In everyday life there are many forces that strongly affect the world around us: friction, electric, magnetic, etc. But in the universe at large there is only one predominant force: gravity. It is gravity that determines the structure of the universe at large.
The (visible) universe is filled with galaxies (see Fig.8.12) each containing a billion suns (more or less) tightly bound by their mutual gravitational atraction. Because of this we can think of a galaxy as a solid object of a given mass (in the same way that when you look at the gravitational pull of the Earth on the Moon you don't have to worry about the fact that they are made of atoms; the stars are the ``atoms'' which make up galaxies).
In this simplified picture the visible matter in the universe (that which shines) is concentrated in a dusting of galaxies. In addition the universe can contain matter which does not shine, such as planet-sized objects, cold dust and, perhaps, other more exotic objects (see Sect. 8.5). The universe also contains electromagnetic radiation: for example, stars continuously give off light and heat (infrared radiation) which then disperses throughout the universe (this is why we can see them!). Finally the universe contains a significant amount of microwaves (see Sect. 8.4.2) and neutrinos, (see Sect. 8.5.1), both relics from a very early time.
The first person to look at the cosmos through the eyes of the General Theory of Relativity was Einstein himself. He took the above picture of a universe filled with matter and radiation he added two assumptions
To Einstein's initial surprise there were no steady solutions: the universe according to the General Theory of Relativity must expand or contract. He compared this result with the best observational data of the time and found, to his dismay, that the observations strongly favored a steady universe. He then made what he called ``the greatest scientific blunder of my life'': he modified the equations of the General Theory of Relativity by adding a term that countered the expansion or contraction present in his initial solutions . With this ad hoc modification he did find a steady universe and was (temporarily) satisfied.
Not long afterwards Hubble published his now famous observations that demonstrated that our universe is, in fact, expanding; and the manner in which it expands agrees with the predictions of the solutions first obtained by Einstein. It was then that Einstein, to his satisfaction, dropped his modification of the equations. But this was not the end of this saga: the added term, like the genie from the bottle, refused to disappear, showing up in many models (recent observations suggest that it must be included in order to account for the observations). I will come back to this in Sect. 8.5.2.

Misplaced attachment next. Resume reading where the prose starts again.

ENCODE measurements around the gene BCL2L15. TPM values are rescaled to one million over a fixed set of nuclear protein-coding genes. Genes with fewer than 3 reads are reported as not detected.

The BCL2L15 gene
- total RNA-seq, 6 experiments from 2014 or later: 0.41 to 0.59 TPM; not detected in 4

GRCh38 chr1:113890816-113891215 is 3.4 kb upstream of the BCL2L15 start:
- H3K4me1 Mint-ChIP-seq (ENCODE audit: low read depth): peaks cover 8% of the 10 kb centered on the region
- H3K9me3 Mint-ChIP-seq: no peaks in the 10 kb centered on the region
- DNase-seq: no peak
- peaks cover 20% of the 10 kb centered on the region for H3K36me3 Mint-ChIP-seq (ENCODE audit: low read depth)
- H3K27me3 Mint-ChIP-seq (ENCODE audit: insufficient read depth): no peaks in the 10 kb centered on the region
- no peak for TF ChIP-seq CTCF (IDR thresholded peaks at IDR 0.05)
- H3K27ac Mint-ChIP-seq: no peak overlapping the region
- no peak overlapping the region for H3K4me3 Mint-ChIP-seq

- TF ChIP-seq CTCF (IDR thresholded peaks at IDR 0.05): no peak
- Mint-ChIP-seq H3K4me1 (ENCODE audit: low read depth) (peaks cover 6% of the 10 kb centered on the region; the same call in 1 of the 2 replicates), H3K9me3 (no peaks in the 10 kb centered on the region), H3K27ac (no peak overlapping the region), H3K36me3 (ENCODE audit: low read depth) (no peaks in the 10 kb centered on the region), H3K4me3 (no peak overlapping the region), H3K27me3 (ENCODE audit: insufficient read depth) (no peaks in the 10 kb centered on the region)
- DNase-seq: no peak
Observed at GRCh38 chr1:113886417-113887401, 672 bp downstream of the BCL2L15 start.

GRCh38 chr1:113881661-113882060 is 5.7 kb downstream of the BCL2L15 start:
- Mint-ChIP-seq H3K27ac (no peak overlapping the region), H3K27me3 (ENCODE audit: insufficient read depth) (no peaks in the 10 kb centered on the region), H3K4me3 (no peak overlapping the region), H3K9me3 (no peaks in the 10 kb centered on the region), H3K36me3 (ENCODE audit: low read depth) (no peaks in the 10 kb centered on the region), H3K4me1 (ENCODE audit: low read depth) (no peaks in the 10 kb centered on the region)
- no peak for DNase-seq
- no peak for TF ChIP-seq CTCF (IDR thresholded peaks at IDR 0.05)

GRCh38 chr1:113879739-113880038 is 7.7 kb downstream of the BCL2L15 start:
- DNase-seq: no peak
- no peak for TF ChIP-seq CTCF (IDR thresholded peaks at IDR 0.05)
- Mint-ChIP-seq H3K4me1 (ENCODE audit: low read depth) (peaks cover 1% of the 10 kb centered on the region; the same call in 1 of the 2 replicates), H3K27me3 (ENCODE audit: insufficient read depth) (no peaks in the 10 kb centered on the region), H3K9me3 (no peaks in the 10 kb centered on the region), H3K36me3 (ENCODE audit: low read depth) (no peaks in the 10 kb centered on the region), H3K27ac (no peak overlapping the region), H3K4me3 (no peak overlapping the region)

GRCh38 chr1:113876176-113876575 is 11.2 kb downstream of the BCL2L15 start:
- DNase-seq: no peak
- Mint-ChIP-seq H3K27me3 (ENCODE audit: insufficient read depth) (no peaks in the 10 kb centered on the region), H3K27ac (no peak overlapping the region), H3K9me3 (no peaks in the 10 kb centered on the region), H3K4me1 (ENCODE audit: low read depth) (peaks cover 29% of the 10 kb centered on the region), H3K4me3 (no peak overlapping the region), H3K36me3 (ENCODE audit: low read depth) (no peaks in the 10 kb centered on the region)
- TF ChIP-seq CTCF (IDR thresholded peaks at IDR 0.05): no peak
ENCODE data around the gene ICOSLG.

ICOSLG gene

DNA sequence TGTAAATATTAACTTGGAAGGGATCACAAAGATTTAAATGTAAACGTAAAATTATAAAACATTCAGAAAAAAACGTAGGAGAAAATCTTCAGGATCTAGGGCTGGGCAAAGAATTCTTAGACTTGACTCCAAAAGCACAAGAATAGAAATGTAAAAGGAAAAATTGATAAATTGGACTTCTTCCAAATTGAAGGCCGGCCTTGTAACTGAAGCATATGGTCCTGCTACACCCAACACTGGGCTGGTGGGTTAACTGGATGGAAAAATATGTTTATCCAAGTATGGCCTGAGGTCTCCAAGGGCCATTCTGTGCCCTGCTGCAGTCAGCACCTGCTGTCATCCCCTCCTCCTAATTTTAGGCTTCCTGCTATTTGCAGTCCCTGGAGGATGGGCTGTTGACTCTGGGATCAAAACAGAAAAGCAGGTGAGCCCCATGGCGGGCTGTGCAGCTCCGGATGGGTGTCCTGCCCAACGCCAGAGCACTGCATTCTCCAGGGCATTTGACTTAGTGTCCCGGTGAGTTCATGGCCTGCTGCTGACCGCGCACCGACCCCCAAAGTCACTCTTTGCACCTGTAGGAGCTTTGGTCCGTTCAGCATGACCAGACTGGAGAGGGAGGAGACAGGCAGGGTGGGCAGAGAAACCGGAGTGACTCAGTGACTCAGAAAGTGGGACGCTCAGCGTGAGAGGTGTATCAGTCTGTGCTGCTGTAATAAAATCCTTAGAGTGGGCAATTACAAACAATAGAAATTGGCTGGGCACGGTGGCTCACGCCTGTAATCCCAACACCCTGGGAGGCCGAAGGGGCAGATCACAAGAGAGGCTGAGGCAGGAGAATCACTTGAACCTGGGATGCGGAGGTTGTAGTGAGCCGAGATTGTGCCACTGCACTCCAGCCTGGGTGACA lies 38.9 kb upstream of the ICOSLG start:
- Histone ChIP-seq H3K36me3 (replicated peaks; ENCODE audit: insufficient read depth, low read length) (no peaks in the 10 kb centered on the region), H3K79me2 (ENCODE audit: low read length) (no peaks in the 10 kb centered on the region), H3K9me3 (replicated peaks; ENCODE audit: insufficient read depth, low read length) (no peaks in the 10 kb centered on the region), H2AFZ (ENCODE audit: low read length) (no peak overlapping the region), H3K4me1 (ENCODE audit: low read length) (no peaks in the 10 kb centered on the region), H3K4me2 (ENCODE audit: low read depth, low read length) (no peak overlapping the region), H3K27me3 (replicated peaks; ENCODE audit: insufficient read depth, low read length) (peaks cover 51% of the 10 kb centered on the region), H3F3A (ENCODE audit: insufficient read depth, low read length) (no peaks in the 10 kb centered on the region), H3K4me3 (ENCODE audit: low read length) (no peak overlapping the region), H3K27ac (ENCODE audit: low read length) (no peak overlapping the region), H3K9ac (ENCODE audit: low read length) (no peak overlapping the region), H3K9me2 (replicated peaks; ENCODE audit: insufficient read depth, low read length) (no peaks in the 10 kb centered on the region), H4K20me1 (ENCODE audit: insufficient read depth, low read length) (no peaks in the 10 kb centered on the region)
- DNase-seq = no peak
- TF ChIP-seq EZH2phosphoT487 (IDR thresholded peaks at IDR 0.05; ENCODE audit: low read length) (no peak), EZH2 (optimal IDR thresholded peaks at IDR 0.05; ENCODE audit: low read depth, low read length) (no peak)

What Hubble did was to measure the red-shift of a group of galaxies whose distances he knew (there were no blue-shifted galaxies, which means that these galaxies were receding from the Milky Way). Using the measured red-shift and the formulas for the Doppler effect, he found the speed at which they receded. Then he made a plot ( called now a ``Hubble plot'') of velocity vs. distance and found that, as predicted by the General Theory of Relativity all points fall in a straight line (see Fig. 8.13); the slope of this line is called Hubble's constant. General Relativity then predicts that the distance d to an object is related to its velocity v (both measured with respect to the Earth) by
which is called Hubble's law and Ho is Hubble's constant, its value is approximately
It is the above relation between distance and velocity that is used to measure distances beyond 109 l.y.: the final step in the cosmic distance ladder. Needless to say astronomers have verified Hubble's law for distances below 109 l.y. using supernovae (Sect. 8.3). In order to find the distance to the farthest objects in the universe one first obtains their redshift and, using Doppler's formulas, derives the velocity v of the object. The distance is then v/Ho.